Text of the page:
But if one could see a league table of the misery inflicted upon us by the challenges of mastering various pieces of music, there is absolutely no doubt that the list would be topped – and by some distance – by the 24 Caprices opus 1 of Nicolò Paganini. A vast and unfathomably deep lake of despair and frustration is what I see when I imagine the collected hours of faint hope dented and buckled by this man’s fantastic compositions for the violin.

My own copy of these works was bought for me in my teenage years. It was gazed at and at first only worshipped for the beauty and terror which hovered over the pages. A little later, like approaching a fiendish crossword puzzle, a way in was sought. There was none. Nonetheless, I worshipped the encoded ferocious beauty and as I groped my way towards a technique and my playing became a little more organised, the problems at least became more known.  I too started my own contribution to the lake of frustration but swam slowly away from the deep end of despair.

So, the day has come when in the service of art – and our much-loved festival Arcadia– I must be judged. And this is where your involvement is required. In order to mount an ambitious Arcadia this year we need a fund-raising effort. So, will you come along and hear me meet the violinist’s violinist?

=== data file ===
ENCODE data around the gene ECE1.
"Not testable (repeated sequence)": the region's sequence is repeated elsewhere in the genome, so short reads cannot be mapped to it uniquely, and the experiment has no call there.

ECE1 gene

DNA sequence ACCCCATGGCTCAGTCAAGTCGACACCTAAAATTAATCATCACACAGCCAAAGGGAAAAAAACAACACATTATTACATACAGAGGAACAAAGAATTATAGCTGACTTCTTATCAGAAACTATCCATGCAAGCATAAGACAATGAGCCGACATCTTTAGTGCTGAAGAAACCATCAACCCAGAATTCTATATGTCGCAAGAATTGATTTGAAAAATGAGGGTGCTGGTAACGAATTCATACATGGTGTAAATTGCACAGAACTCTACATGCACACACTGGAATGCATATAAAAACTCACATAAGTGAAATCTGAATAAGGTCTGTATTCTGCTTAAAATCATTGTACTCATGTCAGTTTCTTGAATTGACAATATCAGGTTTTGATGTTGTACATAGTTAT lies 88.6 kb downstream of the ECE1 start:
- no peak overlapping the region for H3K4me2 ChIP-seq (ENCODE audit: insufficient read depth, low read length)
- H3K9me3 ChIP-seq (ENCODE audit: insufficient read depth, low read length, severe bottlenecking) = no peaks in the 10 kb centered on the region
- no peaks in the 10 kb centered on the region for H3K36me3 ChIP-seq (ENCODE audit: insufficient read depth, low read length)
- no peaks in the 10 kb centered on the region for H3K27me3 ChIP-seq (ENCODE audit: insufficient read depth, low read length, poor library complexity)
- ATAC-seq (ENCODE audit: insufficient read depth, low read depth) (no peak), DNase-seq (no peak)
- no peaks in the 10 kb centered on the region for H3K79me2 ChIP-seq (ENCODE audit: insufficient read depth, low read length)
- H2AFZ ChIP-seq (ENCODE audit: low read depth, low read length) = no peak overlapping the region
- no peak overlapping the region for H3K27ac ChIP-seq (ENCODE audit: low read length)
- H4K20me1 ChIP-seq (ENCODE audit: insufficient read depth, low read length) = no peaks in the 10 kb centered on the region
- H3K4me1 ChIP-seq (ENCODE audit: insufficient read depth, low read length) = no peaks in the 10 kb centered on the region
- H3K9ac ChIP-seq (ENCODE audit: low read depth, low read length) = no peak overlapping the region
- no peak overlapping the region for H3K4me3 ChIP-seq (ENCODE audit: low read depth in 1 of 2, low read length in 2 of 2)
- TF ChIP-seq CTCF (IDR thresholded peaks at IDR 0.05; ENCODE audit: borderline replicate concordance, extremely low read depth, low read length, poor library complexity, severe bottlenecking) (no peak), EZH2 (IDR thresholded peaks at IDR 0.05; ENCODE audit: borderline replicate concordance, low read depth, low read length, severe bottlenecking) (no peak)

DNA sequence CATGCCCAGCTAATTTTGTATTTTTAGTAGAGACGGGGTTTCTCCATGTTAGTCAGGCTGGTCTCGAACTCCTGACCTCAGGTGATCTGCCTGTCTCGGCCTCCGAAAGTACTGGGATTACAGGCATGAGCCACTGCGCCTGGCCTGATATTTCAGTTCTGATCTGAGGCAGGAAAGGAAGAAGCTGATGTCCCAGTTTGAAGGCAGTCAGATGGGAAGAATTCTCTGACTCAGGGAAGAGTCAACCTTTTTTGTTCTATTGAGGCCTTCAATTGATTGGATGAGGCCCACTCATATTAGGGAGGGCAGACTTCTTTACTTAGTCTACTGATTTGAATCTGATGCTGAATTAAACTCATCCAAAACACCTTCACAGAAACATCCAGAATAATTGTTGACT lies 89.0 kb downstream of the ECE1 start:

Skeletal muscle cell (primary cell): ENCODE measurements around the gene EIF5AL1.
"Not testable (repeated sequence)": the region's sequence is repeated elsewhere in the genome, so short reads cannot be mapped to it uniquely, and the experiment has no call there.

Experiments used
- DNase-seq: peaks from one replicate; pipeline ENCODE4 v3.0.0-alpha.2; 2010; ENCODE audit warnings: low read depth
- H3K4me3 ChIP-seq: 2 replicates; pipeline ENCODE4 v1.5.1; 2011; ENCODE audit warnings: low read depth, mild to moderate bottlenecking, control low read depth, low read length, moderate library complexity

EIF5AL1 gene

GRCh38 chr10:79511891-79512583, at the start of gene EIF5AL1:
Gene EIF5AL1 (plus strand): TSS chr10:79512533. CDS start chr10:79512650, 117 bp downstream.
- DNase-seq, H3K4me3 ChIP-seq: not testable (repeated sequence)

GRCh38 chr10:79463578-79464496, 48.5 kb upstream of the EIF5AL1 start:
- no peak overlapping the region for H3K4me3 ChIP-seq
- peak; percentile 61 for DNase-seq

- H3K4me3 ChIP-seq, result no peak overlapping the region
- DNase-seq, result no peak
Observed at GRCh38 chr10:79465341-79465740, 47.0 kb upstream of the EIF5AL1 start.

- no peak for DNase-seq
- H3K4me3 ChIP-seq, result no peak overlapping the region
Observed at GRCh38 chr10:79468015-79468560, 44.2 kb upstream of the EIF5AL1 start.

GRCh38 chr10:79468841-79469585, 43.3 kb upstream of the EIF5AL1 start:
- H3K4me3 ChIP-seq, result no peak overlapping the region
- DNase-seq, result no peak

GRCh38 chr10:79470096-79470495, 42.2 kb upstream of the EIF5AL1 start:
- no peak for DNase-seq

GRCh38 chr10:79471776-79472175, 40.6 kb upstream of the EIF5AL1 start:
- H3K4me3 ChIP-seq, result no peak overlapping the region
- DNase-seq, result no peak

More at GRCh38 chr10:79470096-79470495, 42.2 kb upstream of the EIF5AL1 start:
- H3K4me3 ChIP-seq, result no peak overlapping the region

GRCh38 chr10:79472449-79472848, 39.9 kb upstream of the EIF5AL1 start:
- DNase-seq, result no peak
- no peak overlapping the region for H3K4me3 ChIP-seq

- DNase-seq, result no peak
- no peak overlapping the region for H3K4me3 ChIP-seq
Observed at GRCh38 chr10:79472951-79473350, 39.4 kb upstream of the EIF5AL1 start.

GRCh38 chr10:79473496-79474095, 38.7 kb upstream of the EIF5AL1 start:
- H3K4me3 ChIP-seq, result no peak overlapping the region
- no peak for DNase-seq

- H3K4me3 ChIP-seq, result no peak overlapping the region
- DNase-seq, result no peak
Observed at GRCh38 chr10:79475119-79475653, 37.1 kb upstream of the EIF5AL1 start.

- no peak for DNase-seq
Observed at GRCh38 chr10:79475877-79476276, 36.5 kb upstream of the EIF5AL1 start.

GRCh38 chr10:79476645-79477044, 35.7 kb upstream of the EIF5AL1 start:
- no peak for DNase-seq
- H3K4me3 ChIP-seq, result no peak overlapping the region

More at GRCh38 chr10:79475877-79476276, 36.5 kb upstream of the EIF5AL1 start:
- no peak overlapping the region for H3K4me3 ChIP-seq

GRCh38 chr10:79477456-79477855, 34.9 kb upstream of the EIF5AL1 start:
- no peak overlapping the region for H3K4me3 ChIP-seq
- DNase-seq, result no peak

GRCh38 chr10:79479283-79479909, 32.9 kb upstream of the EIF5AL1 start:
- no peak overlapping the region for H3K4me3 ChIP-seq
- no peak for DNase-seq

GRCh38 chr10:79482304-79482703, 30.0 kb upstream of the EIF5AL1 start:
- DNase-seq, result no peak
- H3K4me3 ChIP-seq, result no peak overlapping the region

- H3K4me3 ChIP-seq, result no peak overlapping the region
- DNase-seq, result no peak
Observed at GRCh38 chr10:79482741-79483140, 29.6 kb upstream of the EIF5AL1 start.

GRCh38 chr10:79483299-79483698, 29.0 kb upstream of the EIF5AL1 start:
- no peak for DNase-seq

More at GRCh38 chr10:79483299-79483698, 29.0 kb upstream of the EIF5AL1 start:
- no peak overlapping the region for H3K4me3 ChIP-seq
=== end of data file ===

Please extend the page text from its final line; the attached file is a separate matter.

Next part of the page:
I will be playing Nicolò’s first twelve caprices from his astounding opus 1. And with the help of the star who is Mr Kim Begley we will intone impressions of this great man and recreate some of the mystery and bewilderment that his presence manifested. For an afternoon of generous libation and utter fascination please attend. We will also display some items of the great man from the collection of one of his most ardent admirers - Mr Andrew McGee, a world authority on Paganini.

We ask of you £50 for the pleasure of watching my self-immolation.

Further, I attach a ‘menu’ of each of the twelve for those of you wishing to sponsor a Caprice. Each has a tariff of between £200 and £300 depending on difficulty and we hope that some of you might feel able to ‘own’ a Caprice and underwrite a few of the not so few hours I’ve spent on them.

Capricci à la Carte:

No 1. A fizzing firecracker of a piece, Nicolò ensures that all who open the book are immediately confronted with something nearly unplayable. A bouncing bow over the four strings is hard enough but coupled with some left hand stretches that border insanity and chains of descending and ascending thirds, this is as hard as they get.